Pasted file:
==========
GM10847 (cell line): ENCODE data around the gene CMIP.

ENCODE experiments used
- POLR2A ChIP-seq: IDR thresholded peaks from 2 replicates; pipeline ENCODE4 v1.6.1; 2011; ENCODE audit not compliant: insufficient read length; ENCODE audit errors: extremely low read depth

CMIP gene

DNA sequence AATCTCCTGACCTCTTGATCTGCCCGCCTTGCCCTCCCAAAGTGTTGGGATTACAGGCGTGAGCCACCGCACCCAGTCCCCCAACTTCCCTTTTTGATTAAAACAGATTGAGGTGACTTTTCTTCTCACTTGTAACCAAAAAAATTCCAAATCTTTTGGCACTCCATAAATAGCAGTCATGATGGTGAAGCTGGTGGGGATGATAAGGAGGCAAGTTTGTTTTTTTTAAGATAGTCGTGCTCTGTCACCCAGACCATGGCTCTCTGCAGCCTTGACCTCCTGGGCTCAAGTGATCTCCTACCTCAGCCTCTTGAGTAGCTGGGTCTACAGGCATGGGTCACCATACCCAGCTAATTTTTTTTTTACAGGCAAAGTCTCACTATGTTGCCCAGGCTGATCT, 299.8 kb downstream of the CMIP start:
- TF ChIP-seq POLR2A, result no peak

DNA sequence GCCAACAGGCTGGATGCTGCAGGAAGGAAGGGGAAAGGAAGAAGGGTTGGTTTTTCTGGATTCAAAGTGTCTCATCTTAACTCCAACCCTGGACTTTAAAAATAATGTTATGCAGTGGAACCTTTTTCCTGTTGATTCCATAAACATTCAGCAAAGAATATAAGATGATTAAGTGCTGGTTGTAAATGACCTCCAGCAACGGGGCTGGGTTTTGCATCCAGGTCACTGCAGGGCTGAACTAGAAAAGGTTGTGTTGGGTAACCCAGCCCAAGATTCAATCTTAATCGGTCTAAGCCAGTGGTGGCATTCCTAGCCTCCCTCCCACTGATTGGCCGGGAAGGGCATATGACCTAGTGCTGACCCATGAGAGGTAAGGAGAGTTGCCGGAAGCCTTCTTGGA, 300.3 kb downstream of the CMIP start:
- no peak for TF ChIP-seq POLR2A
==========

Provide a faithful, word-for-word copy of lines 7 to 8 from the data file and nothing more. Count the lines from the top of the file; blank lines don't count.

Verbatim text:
DNA sequence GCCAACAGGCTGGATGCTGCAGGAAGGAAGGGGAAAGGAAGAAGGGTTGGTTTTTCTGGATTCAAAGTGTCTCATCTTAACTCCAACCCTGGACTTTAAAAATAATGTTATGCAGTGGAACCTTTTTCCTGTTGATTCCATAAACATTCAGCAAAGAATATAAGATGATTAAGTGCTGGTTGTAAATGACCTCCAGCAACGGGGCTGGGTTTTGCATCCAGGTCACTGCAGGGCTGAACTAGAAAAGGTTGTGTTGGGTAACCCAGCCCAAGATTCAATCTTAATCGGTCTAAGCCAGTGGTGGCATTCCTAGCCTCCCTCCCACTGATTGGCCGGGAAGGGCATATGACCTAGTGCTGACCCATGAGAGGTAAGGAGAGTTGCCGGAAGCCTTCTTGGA, 300.3 kb downstream of the CMIP start:
- no peak for TF ChIP-seq POLR2A